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    ABSTRACT: Studies in animals and humans indicate that diets containing diacylglycerol (DAG) oil (containing >80% DAG) decrease body weight gain and body fat accumulation, especially visceral fat. Body weight and body fat are controlled by energy expenditure, fat oxidation, fat storage capacity, and appetite control. Recent researches indicate that DAG oil, compared with conventional oils, has distinct metabolic effects. We review the evidence concerning the effects of DAG oil intake on fat oxidation and energy expenditure. In humans, dietary DAG is more susceptible to oxidation, and in animals 1,3-DAG, a major component of DAG oil, is rapidly oxidized. Short-term human studies with indirect calorimetry demonstrate greater fat oxidation with DAG oil consumption compared with triacylglycerol (TAG) oil consumption. Furthermore, DAG oil consumption for 14 days stimulates energy expenditure. Based on these reports, enhanced fat oxidation and energy expenditure by daily DAG oil intake could contribute to long-term reductions in body weight and fat accumulation. The literature provides support for the notion that dietary DAG is more rapidly oxidized than dietary TAG, and that, compared with TAG oil, DAG oil consumption increases whole body fat oxidation. The effects of DAG oil consumption on energy expenditure, however, remain inconclusive. (c) 2009 International Union of Biochemistry and Molecular Biology, Inc.
    BioFactors 04/2009; 35(2):175-7.
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    ABSTRACT: Hyperhomocysteinemia (HHcy) is considered an independent risk factor for cardiovascular disease, including ischemic heart disease, stroke, and peripheral vascular disease. Mutations in the enzymes and/or nutritional deficiencies in B vitamins required for homocysteine metabolism can induce HHcy. Studies using genetic- or diet-induced animal models of HHcy have demonstrated a causal relationship between HHcy and accelerated atherosclerosis. Oxidative stress and activation of proinflammatory factors have been proposed to explain the atherogenic effects of HHcy. Recently, HHcy-induced endoplasmic reticulum (ER) stress and the unfolded protein response (UPR) have been found to play a role in HHcy-induced atherogenesis. This review will focus on the cellular mechanisms of HHcy in atherosclerosis from both in vivo and in vitro studies. The contributions of ER stress and the UPR in atherogenesis will be emphasized. Results from recent clinical trials assessing the cardiovascular risk of lowering total plasma homocysteine levels and new findings examining the atherogenic role of HHcy in wild-type C57BL/6J mice will also be discussed. (c) 2009 International Union of Biochemistry and Molecular Biology, Inc.
    BioFactors 04/2009; 35(2):120-9.
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    ABSTRACT: The mitochondrial theory of aging is the idea that age-associated mitochondrial dysfunction is caused by accumulation of somatic mutations in mitochondrial DNA (mtDNA). However, mitochondria are considered to be a dynamic organelle that repeats fusion and fission. Through fusion and fission, there is an extensive and continuous exchange of mtDNA and its products between mitochondria. This mitochondrial complementation prevents individuals from expression of respiratory dysfunction caused by pathogenic mutant mtDNAs. Thus, the presence of mitochondrial complementation does not support the mitochondrial theory of aging. Moreover, the presence of mitochondrial complementation enables gene therapy for mitochondrial diseases using nuclear transplantation of zygotes. (c) 2009 International Union of Biochemistry and Molecular Biology, Inc.
    BioFactors 04/2009; 35(2):130-7.
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    ABSTRACT: The cyclin-dependent kinase inhibitor p21(WAF1/CIP1) is a key mediator of p53-dependent cell cycle arrest and may play the role of a tumor suppressor in cancer. However, it has been shown that p21 may also act as an oncogene, because it inhibits apoptosis and may promote cell proliferation in some tumors. These data point out to "antagonistic duality" of p21, because it possesses anticancer and procancer properties at the same time. New data suggest that more and more proteins also may play contradictory roles in cancer thus challenging current paradigm of established oncogenes and tumor suppressors. (c) 2009 International Union of Biochemistry and Molecular Biology, Inc.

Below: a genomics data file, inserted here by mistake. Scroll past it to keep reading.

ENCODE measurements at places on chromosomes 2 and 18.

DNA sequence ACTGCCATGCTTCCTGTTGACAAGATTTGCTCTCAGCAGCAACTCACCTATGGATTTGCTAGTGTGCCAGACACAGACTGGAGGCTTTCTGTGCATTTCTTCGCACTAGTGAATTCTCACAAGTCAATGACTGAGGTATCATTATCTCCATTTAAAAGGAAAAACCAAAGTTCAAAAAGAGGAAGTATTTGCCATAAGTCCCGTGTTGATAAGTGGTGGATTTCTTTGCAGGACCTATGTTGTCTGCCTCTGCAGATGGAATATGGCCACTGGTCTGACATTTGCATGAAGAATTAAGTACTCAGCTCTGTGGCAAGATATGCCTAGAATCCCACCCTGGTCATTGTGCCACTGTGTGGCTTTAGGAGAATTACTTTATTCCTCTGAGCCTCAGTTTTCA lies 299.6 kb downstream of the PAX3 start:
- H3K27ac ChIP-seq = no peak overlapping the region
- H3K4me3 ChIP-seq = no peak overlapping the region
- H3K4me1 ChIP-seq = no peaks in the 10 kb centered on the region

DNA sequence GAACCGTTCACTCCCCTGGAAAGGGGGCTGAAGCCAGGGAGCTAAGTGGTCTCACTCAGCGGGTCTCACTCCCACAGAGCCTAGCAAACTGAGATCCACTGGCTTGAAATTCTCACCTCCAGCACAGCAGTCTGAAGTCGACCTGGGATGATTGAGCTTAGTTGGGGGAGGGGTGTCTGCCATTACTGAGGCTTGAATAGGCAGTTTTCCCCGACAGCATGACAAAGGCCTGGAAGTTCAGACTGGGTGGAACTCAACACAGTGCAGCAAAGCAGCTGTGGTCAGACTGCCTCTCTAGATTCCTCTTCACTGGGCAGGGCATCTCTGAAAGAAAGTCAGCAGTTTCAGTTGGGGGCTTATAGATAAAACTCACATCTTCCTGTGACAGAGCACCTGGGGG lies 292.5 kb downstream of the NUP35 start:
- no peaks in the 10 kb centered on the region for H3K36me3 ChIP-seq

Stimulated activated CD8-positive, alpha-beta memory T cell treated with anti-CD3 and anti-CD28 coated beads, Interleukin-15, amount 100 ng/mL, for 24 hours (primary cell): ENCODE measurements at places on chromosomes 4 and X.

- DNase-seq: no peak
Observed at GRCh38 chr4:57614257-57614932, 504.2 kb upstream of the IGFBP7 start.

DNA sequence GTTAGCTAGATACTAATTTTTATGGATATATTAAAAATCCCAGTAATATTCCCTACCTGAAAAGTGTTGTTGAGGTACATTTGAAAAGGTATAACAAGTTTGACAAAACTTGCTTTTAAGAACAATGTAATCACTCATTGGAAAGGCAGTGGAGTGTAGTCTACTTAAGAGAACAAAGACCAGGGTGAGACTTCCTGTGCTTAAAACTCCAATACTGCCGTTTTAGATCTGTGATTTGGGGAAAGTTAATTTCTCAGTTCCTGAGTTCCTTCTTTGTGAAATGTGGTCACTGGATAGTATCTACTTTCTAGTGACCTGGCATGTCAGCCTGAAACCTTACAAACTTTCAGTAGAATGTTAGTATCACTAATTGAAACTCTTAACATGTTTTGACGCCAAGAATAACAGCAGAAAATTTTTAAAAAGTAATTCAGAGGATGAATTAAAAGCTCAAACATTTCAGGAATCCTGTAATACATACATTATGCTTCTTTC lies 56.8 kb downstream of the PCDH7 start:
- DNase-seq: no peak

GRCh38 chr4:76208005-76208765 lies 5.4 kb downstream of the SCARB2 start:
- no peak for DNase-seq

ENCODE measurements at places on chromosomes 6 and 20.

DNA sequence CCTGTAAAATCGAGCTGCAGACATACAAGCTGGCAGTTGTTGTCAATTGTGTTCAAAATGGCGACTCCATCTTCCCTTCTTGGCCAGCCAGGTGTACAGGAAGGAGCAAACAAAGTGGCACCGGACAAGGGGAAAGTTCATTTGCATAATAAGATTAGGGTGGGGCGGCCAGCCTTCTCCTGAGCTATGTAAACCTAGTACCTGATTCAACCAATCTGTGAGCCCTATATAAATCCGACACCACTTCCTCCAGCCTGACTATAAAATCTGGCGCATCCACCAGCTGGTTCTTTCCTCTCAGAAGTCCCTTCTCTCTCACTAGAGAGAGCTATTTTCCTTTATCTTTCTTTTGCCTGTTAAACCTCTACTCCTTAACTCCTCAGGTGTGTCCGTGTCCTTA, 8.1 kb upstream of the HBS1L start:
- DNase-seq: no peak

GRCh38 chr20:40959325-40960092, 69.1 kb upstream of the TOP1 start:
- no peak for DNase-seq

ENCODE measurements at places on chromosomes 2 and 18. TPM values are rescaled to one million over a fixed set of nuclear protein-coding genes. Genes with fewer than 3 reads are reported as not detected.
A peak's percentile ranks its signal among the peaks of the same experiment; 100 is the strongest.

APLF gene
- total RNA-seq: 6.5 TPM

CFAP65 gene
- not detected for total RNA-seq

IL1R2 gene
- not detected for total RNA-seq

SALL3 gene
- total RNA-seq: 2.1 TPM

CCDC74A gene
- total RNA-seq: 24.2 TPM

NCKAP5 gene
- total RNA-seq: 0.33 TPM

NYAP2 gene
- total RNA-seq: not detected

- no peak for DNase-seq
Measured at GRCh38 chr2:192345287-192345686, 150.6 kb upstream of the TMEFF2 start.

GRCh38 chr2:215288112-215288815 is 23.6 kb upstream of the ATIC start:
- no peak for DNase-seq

BioFactors 04/2009; 35(2):161-4.
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    ABSTRACT: Bone morphogenetic proteins (BMPs) are phylogenetically conserved signaling molecules that belong to the transforming growth factor (TGF)-beta superfamily and are involved in the cascades of body patterning and morphogenesis. The activities of BMPs are precisely regulated at various stages, and extracellulary, mainly regulated by certain classes of molecules termed as BMP antagonists and pro-BMP factors. BMP antagonists inhibit BMP function by prohibiting them from binding their cognate receptors, whereas pro-BMP factors stimulate BMP function. In this review, the functions of these BMP regulators will be discussed. (c) 2009 International Union of Biochemistry and Molecular Biology, Inc.
    BioFactors 04/2009; 35(2):113-9.
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    ABSTRACT: It has been well-established that type-2 immunity, characterized by eosinophilia, goblet cell hyperplasia, mucus production, and B cell class switching to IgE, is highly dependent on the production of the type-2 cytokines, interleukin (IL)-4, IL-5, IL-9, and IL-13, by T helper 2 (Th2) cells. However, it is less clear how the type-2 cytokine effector response is induced and in addition what innate cell type produces the initiating factor. Recent reports highlight IL-25 as a type-2 inducing factor, with IL-25 administration resulting in severe gut and lung type-2 pathologies. The expression of IL-25 is also necessary for initiation of a robust type-2 response both at the genesis of the response, as with helminth infection, and during the response, as has been shown in experimental allergic asthma. It is also apparent that, as well as directly controlling type-2 immunity via IL-4, IL-5, and IL-13, IL-25 may also interact with other cytokines and their receptors, such as IL-17A and the IL-17RA receptor. Here, we review the role of IL-25 as an important factor in controlling the initiation and severity of the type-2 response, and as an alternative therapeutic target to the type-2 cytokine family, for the treatment of allergic asthma. (c) 2009 International Union of Biochemistry and Molecular Biology, Inc.
    BioFactors 04/2009; 35(2):178-82.